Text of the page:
Wednesday, October 08, 2014

Book-A-Day 2014 #279: Bad Machinery, Vol. 2: The Case of the Good Boy by John Allison

First of all: yes final cover, as far as I've seen. Oni Press is yet another comics company that has trouble with its ONIX feed, perhaps picking up the slack as DC's once-legendary bad covers and title data has pulled itself up to the realm of just slightly outdated.

Next: Bad Machinery is one of the great webcomics of our time, one of the great mysteries series of our time, and just plain wonderful. Creator John Allison should be world-famous and beloved, with his character's faces licensed for tea-cozies and dog-leads and other vaguely British-sounding paraphernalia. That hasn't happened yet, but hope springs eternal.

Bad Machinery is being slowly collected into real-book form, with the first case coming out last year and a third promised for January of 2015. (Hit the link in the prior sentence for my review and an unabashed attempt to make you become a massive Bad Machinery fan. Or hit the link in the prior paragraph to read the strip online, which will do the trick for anyone with a functional soul.) But today we're on that second case, collected as Bad Machinery, Vol. 2: The Case of the Good Boy.

In a mid-sized fictional British city -- Tackleford, somewhere in West Yorkshire -- there is the kind of school where all of the students wear uniforms. And at that school are three boys and three girls, all around twelve years old. The girls are friends, most of the time. The boys are friends, most of the time. In between the two groups the more complicated relations of kids on the verge of puberty reign. And both groups solve mysteries, usually with somewhat supernatural underpinnings, like a sedentary British Scooby-Doo, only with added sarcasm.

I can tell you for ages that the dialogue in this book is smart and witty and deeply amusing, but you might still disbelieve me. So, instead, here's the dialogue from the bottom half of page 65, chosen because it made me chuckle at the time and think about doing this:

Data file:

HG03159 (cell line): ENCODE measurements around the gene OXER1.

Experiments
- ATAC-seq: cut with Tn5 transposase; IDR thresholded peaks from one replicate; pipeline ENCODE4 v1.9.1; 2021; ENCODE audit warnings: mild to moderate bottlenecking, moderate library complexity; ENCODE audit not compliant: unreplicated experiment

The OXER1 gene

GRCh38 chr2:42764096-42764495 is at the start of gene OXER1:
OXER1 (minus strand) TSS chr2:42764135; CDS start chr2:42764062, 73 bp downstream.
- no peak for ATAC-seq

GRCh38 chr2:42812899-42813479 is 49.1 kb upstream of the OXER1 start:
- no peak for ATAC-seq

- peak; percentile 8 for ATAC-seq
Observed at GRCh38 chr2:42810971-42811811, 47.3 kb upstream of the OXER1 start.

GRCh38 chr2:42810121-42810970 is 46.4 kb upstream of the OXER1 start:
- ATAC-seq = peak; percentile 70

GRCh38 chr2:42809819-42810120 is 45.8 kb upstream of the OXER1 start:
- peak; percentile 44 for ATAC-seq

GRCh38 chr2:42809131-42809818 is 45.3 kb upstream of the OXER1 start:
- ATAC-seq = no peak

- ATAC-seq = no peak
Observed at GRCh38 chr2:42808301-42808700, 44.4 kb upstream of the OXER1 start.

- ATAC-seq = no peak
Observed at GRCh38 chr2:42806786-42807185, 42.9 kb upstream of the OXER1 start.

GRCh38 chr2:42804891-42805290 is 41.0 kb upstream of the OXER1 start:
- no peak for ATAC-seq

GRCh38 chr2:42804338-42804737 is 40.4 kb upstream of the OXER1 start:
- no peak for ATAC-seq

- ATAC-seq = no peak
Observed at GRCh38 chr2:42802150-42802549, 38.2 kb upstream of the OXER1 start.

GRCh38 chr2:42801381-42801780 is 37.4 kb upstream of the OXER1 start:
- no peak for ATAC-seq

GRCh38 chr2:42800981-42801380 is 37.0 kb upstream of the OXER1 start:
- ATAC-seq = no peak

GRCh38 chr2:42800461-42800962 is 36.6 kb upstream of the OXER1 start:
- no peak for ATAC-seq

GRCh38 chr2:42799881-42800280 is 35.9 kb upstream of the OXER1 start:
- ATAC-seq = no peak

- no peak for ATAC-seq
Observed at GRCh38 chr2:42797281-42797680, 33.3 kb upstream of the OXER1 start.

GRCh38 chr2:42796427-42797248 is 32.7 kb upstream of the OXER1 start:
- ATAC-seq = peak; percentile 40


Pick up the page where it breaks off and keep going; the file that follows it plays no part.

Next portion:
Mum: Shauna, because you did so well this term, we got you a present.
Shauna: What is it?
Mum: A dog!
Shauna: Are you sure? It looks mental.
Mum: Go on, Shauna, say what you think.
Shauna: I think it is going to poo like a LION. I like it maybe 63%.
This case centers on the Tackleford monster, which may be stealing local toddlers. ("DCI Mike Carver of Tackleford Police was confident that the children would be found. 'There are thousands of children in Tackleford Metropolital Borough, but only nine have vanished in the last three weeks. I've got a couple of officers keeping an eye out. They'll turn up.' ... 'We urge people not to become hysterical if they can possibly avoid it.'") And Alexander, another creature that Mildred insists is a dog. And the magic pencil that Mildred won at the local carnival. And a mash note written on pink paper with a panda sticker on it. And more than one little sibling. And the thrilling outdoor adventures and singalongs of Naturecraft Folk. Among other things.

The Case of the Good Boy is somewhat less of a mystery and more of a monster hunt than the first book, but it's just as amusing and oddball: Allison is a great cartoonist, equally deft at body language and the verbal variety. His sense of humor is British, in that understated, highly verbal way, with understated insults like stealth missiles and wit so dry it's a step beyond sarcasm. Bad Machinery is wonderful and fun, and should by no accounts be left to readers the ages of its cast.

Book-A-Day 2014 Introduction and Index

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